• The Chicago Sun-Times, once billed as “Chicago’s Picture Newspaper,” is firing all its photographers.
  • No, Ms. magazine, the 10 most important things American women could not do before the 1970s wold probably really include more important things than “read Ms. magazine.”
  • Istanbul was Constantinople. Now it’s a battleground of democracy vs. shady dealmaking.
  • WikiLeaks dude Julian Assange sees today’s Google as an increasingly reactionary gang of government-butt kissers.
  • Let’s close with a haunting look at a run down (but still open!) tourist site, the Flintstones theme park in Arizona.


May 30th, 2013 by Clark Humphrey

Most of you know about the horrors inflicted on May 30, 2012.

About the crazed disgruntled customer who strode into Café Racer and shot five people, four of them fatally.

Who then got on a bus to downtown, where he killed a woman to steal her car.

Who then drove to West Seattle, where he killed himself as police closed in on him.

For a lot of people around the Seattle music, art, and nightlife scenes, it was a day of shock and devastation.

For me, it was just the start of the worst two weeks of my life.


While all the mourning was going on around me, I had a little birthday, gave one of my semiannual Costco Vanishing Seattle book signings, and visited the Georgetown Carnival. Racer owner Kurt Geissel was at the latter, essentially showing concerned friends that he was surviving.

It was there that I got the cell call from my brother.

My mother had gone into the hospital, for what would be the last time.

Two buses and two hours later, I was in Everett.

She had stayed un-sedated long enough for me to arrive and pay my respects, along with seven or eight of her closest friends.

An hour after that, she agreed to take the morphine.

She passed on 54 hours later.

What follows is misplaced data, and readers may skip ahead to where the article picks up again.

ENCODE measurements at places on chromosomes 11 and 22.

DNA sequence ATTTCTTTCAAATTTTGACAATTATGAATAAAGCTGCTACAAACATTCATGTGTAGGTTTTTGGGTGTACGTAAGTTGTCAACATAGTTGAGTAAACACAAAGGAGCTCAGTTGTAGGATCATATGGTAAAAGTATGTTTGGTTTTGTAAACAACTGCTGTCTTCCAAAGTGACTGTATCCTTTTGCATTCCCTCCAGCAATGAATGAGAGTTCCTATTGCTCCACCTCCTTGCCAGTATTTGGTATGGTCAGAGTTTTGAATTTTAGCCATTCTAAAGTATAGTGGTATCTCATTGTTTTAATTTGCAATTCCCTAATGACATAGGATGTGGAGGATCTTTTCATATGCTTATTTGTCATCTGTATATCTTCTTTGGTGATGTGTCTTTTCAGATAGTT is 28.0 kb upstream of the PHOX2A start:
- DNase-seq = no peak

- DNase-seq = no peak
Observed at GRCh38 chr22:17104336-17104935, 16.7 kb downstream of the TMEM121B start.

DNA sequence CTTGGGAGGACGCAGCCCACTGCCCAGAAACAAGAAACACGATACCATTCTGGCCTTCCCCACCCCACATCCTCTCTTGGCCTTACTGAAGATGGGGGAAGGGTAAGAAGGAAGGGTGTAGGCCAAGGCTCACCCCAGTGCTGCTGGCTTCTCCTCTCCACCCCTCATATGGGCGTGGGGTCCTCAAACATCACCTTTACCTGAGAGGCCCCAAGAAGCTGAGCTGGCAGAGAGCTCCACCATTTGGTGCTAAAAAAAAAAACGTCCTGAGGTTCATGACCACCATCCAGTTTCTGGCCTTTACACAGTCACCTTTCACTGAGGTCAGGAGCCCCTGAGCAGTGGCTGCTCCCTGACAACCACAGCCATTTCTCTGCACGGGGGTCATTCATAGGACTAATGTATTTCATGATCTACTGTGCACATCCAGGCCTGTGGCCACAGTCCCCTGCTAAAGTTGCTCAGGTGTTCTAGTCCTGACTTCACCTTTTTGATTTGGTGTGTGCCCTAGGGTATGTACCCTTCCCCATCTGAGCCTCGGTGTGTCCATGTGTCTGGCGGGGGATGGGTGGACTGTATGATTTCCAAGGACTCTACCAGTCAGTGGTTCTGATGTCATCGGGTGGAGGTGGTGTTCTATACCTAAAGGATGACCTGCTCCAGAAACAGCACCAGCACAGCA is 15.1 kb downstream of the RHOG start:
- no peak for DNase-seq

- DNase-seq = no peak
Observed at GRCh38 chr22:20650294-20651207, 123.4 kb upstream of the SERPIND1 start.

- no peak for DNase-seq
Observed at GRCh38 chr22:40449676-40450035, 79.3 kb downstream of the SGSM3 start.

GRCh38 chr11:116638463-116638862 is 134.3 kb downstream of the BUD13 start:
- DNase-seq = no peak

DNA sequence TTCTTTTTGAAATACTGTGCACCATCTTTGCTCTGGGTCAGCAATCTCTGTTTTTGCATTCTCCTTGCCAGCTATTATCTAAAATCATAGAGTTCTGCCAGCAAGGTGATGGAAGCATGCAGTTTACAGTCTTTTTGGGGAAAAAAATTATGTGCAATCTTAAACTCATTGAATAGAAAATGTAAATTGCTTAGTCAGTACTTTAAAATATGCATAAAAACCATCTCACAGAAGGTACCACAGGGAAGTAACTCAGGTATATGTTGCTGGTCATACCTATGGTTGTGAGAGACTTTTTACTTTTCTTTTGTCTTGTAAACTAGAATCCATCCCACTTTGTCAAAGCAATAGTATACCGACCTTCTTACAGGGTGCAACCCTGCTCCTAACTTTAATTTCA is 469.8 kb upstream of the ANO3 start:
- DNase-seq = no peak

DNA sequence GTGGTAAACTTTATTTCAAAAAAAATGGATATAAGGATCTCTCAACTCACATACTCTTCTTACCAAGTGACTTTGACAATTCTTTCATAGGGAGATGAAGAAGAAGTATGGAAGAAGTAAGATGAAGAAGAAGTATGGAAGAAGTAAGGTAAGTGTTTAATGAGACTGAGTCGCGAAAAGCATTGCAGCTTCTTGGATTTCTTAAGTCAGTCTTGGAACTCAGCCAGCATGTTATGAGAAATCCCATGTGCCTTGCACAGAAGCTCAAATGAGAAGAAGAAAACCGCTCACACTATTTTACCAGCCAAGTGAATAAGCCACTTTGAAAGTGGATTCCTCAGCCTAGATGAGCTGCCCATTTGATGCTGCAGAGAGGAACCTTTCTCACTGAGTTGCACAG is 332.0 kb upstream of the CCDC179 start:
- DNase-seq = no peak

She had always been there for me.

Now I was truly on my own.

It was, and continues to be, a struggle.

Only now am I beginning to get something of a life back together, thanks to the help of many of the same people who kept one another together after the Racer tragedy.

Jul 25th, 2012 by Clark Humphrey

Cafe Racer was first opened by Kurt Geissel and then business partner Staci Dinehart in 2003, originally as the Lucky Dog Espresso.

First with Dinehart and then with longtime manager Ben Dean, Geissel built it into a place that was everything to many people—a coffeehouse, diner, bar, dual art-exhibition space (both permanent and rotating exhibits), eclectic live music venue, and gathering place for both Ravenna/Roosevelt area locals and for several citywide subcultures.

Geissel kept his outside day job all that time, pouring everything the cafe made back into it. It made the front page of the Sunday New York Times arts section for its Sunday all-ages improv-music shows, the “Racer Sessions.”

Some of the other people most responsible for Racer’s rise have included:

  • Marlow Harris and Jo David (longtime arts-scene figures who curate the permanent exhibit of unfortunate amateur painting, the Official Bad Art Museum of Art),
  • Jim Woodring (creator of the acclaimed graphic-novel series Frank; he led drawing classes at the cafe and cofounded its cartoonists’ peer group Friends of the Nib),
  • Andrew Swanson (cofounder of the Racer Sessions),
  • Leonard Meuse (the cafe’s chef, who kept a varied comfort food menu going in a too-small kitchen space), and
  • Drew Keriakedes, aka Shmootzi the Clod (the round-earringed veteran of the local alt-circus and performance art scenes; he booked most of the musical acts at the cafe, and led its Thursday house band God’s Favorite Beefcake).

As you all know, Meuse and Keriakedes were at the cafe the morning of May 30, when a mentally unstable former customer came in and started shooting. He killed Keriakedes and three other people, and shot Meuse. He fled, shot and killed a woman outside Town Hall, took her car, and was finally found by police in West Seattle, where he fatally shot himself.

Geissel has said he was actually making more money with Racer closed, thanks to insurance. But friends and loyal customers pretty much demanded he reopen. After take a couple of weeks off to get his own head together, he and a crew of volunteers cleaned up and repainted the place and installed a new bar.

Reopening day was all hugs and smiles and closure. There seemed to be a collective sense, not of “normalcy” but of triumph. Meuse was working. Woodring was on hand.

So was Geissel, hauling in fresh supplies of hamburger buns and Tater Tots.

He’s said that not reopening would be letting “the bad” win. Bringing Cafe Racer back, he’s also said, was a process fed by “the tremendous love” expressed by everyone who’s frequented it.

(Cross-posted with City Living.)